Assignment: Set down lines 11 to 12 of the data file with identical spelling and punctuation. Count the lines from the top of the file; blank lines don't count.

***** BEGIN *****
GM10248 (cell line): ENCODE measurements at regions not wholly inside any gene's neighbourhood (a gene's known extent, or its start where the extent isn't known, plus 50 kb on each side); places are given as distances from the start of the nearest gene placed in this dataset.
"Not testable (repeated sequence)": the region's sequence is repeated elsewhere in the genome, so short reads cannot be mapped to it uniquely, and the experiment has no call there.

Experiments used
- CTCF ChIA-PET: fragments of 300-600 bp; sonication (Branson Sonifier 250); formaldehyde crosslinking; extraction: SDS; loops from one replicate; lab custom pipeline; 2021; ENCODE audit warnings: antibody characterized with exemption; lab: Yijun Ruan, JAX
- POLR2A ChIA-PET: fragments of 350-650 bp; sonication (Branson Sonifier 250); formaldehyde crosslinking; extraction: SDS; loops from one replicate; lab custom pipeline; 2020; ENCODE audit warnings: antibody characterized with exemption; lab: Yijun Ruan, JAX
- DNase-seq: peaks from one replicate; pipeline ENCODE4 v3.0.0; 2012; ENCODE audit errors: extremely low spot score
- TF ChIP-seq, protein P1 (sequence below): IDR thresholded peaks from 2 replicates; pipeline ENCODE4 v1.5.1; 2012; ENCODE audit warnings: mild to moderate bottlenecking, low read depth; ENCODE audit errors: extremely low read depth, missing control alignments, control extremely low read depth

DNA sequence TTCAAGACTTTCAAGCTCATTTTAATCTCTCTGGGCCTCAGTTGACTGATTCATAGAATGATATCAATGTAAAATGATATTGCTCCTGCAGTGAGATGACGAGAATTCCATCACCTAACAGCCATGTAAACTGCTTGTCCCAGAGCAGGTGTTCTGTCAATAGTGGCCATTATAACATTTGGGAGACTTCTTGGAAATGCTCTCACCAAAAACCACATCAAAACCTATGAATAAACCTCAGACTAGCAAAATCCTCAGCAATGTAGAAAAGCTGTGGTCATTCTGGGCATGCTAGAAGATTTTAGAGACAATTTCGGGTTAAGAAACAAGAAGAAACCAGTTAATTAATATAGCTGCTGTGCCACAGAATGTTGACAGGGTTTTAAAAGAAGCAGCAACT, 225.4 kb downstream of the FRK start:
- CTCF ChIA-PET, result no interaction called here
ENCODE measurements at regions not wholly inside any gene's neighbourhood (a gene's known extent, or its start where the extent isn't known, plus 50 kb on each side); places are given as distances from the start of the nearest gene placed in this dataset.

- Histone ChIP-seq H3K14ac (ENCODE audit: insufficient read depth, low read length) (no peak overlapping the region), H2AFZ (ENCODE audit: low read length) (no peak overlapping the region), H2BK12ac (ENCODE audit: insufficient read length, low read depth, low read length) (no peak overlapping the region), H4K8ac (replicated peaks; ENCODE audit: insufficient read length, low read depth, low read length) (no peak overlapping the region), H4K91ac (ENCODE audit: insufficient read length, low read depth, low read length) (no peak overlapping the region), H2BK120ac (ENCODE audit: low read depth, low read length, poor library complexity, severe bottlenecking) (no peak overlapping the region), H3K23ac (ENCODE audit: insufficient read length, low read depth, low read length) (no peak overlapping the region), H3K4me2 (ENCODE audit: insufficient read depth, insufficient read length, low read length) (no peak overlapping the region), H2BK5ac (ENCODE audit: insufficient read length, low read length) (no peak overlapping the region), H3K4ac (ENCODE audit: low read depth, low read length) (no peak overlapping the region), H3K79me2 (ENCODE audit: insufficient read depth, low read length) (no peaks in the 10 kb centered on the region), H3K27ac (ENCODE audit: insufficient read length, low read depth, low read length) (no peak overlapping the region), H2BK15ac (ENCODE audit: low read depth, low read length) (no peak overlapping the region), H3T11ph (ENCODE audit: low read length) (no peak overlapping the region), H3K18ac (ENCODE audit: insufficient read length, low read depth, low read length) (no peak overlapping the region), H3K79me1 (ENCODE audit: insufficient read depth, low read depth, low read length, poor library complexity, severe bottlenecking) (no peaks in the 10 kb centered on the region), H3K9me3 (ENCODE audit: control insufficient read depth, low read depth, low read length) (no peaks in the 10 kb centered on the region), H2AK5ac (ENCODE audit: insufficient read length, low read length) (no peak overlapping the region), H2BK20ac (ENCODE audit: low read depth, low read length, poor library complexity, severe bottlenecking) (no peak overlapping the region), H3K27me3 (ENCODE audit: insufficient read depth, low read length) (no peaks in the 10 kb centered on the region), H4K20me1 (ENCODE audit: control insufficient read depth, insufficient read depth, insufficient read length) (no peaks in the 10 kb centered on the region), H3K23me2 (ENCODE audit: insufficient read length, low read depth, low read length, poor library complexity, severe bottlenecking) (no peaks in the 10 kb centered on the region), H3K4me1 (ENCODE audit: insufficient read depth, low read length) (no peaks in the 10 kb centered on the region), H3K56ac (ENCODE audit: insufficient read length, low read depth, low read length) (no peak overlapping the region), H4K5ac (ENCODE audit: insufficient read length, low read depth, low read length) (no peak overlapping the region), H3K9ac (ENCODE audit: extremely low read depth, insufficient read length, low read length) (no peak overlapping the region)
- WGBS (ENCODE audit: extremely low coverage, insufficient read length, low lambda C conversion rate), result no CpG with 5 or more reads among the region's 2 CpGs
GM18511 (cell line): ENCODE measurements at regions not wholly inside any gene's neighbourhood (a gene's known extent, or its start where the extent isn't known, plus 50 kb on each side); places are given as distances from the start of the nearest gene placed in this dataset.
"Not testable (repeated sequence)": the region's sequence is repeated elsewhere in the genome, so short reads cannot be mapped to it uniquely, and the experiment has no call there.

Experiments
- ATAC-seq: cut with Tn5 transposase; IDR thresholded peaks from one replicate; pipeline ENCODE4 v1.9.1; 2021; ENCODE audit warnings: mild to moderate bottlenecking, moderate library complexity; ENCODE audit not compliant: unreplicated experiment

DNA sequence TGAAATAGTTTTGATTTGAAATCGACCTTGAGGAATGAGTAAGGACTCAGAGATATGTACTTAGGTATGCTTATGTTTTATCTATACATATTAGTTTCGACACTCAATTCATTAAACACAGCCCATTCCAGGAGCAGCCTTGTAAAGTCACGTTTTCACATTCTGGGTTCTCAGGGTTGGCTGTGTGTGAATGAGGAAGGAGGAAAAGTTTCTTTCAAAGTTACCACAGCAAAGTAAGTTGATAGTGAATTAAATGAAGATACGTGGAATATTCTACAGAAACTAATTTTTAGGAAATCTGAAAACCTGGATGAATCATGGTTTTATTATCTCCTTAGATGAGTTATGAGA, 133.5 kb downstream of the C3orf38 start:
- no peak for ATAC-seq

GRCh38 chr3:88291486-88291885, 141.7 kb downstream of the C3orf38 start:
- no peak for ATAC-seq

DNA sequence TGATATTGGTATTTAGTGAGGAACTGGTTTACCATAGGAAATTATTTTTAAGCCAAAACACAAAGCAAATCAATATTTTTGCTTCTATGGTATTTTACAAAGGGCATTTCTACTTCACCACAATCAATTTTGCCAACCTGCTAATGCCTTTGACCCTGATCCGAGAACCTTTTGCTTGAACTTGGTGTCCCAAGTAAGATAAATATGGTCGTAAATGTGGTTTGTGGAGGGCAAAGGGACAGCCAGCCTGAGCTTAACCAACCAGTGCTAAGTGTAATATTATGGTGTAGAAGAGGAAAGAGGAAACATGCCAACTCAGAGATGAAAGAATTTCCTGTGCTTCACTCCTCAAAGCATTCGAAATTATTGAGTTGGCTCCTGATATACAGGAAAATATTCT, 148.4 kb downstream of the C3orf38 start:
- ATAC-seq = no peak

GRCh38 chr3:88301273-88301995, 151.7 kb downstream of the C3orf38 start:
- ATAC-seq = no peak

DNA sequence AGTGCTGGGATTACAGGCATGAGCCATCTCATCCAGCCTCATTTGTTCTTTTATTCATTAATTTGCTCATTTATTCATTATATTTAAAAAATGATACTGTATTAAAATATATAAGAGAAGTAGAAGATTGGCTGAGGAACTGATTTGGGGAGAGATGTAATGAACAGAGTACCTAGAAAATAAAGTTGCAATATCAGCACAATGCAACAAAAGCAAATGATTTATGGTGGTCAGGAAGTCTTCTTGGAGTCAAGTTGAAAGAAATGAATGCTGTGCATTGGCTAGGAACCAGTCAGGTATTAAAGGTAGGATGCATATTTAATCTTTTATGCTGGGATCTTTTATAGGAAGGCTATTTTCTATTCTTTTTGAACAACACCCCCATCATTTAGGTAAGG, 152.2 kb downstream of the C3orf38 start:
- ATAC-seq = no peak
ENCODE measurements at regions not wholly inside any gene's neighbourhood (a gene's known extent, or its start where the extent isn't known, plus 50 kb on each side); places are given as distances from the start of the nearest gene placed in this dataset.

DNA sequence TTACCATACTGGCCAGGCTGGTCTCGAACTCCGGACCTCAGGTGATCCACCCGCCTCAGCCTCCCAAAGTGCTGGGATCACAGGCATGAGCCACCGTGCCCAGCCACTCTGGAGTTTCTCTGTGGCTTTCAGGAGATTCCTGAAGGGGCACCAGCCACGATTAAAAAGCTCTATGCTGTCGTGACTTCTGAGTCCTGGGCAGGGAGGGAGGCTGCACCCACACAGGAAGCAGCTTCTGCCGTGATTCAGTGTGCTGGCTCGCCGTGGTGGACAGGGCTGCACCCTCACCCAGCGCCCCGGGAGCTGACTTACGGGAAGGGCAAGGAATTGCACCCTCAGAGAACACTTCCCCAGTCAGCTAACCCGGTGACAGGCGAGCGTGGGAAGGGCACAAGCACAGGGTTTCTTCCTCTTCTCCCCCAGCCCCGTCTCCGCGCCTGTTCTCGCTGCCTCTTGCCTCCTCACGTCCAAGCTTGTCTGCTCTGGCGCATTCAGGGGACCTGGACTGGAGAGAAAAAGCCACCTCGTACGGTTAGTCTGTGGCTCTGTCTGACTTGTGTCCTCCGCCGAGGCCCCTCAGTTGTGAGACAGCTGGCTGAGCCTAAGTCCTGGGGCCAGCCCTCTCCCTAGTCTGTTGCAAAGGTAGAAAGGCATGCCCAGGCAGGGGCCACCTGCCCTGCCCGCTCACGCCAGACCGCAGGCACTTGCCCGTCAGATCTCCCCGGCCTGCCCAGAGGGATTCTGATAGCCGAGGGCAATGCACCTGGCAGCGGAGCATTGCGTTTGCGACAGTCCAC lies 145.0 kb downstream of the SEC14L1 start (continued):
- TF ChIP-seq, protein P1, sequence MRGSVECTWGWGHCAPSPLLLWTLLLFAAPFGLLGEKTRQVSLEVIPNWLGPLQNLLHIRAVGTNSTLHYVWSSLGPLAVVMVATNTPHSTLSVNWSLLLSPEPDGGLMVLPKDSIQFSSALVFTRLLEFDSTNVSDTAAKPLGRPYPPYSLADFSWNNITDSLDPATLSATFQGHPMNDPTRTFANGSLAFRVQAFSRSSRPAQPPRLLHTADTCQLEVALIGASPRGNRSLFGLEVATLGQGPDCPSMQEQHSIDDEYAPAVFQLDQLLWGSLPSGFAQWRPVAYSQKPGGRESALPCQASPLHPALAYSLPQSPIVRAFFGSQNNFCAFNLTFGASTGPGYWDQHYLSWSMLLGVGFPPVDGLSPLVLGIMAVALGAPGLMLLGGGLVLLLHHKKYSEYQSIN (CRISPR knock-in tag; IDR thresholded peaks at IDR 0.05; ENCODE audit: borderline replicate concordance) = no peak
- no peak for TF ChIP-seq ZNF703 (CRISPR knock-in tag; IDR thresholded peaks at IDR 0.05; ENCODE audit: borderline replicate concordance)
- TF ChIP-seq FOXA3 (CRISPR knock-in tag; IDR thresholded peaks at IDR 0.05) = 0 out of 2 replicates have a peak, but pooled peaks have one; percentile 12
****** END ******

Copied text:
- Histone ChIP-seq H3K14ac (ENCODE audit: insufficient read depth, low read length) (no peak overlapping the region), H2AFZ (ENCODE audit: low read length) (no peak overlapping the region), H2BK12ac (ENCODE audit: insufficient read length, low read depth, low read length) (no peak overlapping the region), H4K8ac (replicated peaks; ENCODE audit: insufficient read length, low read depth, low read length) (no peak overlapping the region), H4K91ac (ENCODE audit: insufficient read length, low read depth, low read length) (no peak overlapping the region), H2BK120ac (ENCODE audit: low read depth, low read length, poor library complexity, severe bottlenecking) (no peak overlapping the region), H3K23ac (ENCODE audit: insufficient read length, low read depth, low read length) (no peak overlapping the region), H3K4me2 (ENCODE audit: insufficient read depth, insufficient read length, low read length) (no peak overlapping the region), H2BK5ac (ENCODE audit: insufficient read length, low read length) (no peak overlapping the region), H3K4ac (ENCODE audit: low read depth, low read length) (no peak overlapping the region), H3K79me2 (ENCODE audit: insufficient read depth, low read length) (no peaks in the 10 kb centered on the region), H3K27ac (ENCODE audit: insufficient read length, low read depth, low read length) (no peak overlapping the region), H2BK15ac (ENCODE audit: low read depth, low read length) (no peak overlapping the region), H3T11ph (ENCODE audit: low read length) (no peak overlapping the region), H3K18ac (ENCODE audit: insufficient read length, low read depth, low read length) (no peak overlapping the region), H3K79me1 (ENCODE audit: insufficient read depth, low read depth, low read length, poor library complexity, severe bottlenecking) (no peaks in the 10 kb centered on the region), H3K9me3 (ENCODE audit: control insufficient read depth, low read depth, low read length) (no peaks in the 10 kb centered on the region), H2AK5ac (ENCODE audit: insufficient read length, low read length) (no peak overlapping the region), H2BK20ac (ENCODE audit: low read depth, low read length, poor library complexity, severe bottlenecking) (no peak overlapping the region), H3K27me3 (ENCODE audit: insufficient read depth, low read length) (no peaks in the 10 kb centered on the region), H4K20me1 (ENCODE audit: control insufficient read depth, insufficient read depth, insufficient read length) (no peaks in the 10 kb centered on the region), H3K23me2 (ENCODE audit: insufficient read length, low read depth, low read length, poor library complexity, severe bottlenecking) (no peaks in the 10 kb centered on the region), H3K4me1 (ENCODE audit: insufficient read depth, low read length) (no peaks in the 10 kb centered on the region), H3K56ac (ENCODE audit: insufficient read length, low read depth, low read length) (no peak overlapping the region), H4K5ac (ENCODE audit: insufficient read length, low read depth, low read length) (no peak overlapping the region), H3K9ac (ENCODE audit: extremely low read depth, insufficient read length, low read length) (no peak overlapping the region)
- WGBS (ENCODE audit: extremely low coverage, insufficient read length, low lambda C conversion rate), result no CpG with 5 or more reads among the region's 2 CpGs